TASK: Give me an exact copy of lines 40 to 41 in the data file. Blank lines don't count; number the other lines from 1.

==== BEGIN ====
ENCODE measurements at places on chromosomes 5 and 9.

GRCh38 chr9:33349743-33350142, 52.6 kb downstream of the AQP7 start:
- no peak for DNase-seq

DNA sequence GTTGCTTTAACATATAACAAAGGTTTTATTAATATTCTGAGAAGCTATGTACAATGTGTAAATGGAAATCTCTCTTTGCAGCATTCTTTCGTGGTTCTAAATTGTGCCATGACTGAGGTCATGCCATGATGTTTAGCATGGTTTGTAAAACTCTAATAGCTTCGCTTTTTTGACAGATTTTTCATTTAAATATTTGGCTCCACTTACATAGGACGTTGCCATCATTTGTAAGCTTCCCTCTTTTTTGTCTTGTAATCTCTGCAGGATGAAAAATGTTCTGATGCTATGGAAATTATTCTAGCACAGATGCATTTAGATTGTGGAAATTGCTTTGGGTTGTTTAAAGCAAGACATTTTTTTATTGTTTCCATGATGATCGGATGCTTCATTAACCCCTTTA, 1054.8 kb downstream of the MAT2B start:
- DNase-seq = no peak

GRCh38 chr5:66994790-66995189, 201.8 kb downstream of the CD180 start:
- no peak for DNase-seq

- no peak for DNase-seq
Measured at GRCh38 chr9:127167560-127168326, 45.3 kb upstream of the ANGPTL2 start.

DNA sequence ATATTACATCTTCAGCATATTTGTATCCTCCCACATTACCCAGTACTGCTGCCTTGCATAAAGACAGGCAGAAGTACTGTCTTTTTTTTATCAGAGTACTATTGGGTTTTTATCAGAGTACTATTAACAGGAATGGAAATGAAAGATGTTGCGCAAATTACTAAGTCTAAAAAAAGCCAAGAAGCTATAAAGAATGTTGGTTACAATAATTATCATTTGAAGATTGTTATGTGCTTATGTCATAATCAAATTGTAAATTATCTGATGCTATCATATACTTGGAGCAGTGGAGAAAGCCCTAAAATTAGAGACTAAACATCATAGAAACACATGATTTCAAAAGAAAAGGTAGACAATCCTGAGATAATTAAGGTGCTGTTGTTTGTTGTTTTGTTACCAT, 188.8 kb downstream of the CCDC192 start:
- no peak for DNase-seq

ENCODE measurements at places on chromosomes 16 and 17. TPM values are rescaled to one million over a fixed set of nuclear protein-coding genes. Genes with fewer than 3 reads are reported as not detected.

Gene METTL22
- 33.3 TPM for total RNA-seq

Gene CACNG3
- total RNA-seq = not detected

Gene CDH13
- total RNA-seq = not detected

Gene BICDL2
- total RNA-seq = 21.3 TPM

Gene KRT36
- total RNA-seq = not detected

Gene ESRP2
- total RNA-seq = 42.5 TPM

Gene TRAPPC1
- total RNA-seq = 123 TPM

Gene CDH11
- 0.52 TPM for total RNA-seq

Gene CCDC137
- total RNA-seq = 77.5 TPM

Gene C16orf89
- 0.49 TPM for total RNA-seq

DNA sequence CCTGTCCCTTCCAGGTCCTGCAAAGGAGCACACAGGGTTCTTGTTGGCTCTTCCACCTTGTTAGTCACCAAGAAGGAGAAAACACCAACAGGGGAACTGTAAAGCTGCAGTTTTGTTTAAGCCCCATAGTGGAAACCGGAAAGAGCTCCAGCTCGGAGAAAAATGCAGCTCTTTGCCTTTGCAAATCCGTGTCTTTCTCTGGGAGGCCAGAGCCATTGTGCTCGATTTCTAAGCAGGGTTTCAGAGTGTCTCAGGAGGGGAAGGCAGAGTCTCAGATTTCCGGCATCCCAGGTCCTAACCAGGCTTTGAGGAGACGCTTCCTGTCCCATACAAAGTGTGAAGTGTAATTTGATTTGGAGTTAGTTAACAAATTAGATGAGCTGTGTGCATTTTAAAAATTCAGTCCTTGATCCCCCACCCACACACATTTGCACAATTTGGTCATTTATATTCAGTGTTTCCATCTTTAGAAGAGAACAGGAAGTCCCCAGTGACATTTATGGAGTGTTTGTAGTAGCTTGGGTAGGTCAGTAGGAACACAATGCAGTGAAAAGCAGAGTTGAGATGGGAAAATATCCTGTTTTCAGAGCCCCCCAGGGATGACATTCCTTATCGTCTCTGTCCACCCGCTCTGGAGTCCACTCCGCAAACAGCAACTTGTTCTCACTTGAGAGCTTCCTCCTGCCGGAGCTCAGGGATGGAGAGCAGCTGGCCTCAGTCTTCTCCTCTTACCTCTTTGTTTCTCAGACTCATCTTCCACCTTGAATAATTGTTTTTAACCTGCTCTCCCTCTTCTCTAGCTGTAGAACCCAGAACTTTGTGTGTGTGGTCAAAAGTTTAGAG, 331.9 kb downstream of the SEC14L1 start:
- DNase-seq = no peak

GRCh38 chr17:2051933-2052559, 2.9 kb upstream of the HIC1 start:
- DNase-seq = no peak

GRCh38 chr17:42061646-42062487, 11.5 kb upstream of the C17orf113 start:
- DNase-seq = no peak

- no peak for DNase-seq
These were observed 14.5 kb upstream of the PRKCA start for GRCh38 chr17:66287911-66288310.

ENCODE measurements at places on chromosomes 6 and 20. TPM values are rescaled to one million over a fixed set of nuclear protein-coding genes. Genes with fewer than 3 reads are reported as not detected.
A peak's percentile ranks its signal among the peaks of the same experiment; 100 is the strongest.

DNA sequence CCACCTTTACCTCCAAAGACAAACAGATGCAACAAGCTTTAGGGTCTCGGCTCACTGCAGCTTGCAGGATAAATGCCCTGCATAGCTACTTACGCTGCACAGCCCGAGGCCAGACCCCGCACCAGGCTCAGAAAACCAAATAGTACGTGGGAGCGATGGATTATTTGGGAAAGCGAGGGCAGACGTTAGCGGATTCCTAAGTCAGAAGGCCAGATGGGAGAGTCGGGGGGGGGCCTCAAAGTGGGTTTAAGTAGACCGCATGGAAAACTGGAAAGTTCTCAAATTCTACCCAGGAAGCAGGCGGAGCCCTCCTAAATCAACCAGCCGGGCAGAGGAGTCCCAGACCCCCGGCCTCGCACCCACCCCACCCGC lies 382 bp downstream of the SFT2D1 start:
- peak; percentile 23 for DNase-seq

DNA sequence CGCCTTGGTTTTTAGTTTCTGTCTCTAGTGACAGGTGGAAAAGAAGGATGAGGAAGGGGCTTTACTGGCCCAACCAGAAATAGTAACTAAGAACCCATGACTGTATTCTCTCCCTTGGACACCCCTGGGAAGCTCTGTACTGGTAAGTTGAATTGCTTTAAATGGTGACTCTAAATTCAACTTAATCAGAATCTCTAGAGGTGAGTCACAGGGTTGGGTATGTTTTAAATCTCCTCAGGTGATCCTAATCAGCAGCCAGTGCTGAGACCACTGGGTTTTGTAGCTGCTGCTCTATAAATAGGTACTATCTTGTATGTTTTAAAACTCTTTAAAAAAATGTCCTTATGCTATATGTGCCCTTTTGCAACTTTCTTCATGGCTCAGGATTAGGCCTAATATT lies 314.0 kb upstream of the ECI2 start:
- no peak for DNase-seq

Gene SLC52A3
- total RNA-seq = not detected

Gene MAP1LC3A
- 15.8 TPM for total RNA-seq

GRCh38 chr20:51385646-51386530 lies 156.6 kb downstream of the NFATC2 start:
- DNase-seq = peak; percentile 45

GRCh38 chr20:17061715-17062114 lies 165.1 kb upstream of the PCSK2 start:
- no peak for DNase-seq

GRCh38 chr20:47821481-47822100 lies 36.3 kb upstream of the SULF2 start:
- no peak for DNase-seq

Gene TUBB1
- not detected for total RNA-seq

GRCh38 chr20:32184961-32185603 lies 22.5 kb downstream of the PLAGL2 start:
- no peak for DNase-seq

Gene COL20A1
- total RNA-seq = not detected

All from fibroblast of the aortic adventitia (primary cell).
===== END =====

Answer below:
These were observed 14.5 kb upstream of the PRKCA start for GRCh38 chr17:66287911-66288310.

ENCODE measurements at places on chromosomes 6 and 20. TPM values are rescaled to one million over a fixed set of nuclear protein-coding genes. Genes with fewer than 3 reads are reported as not detected.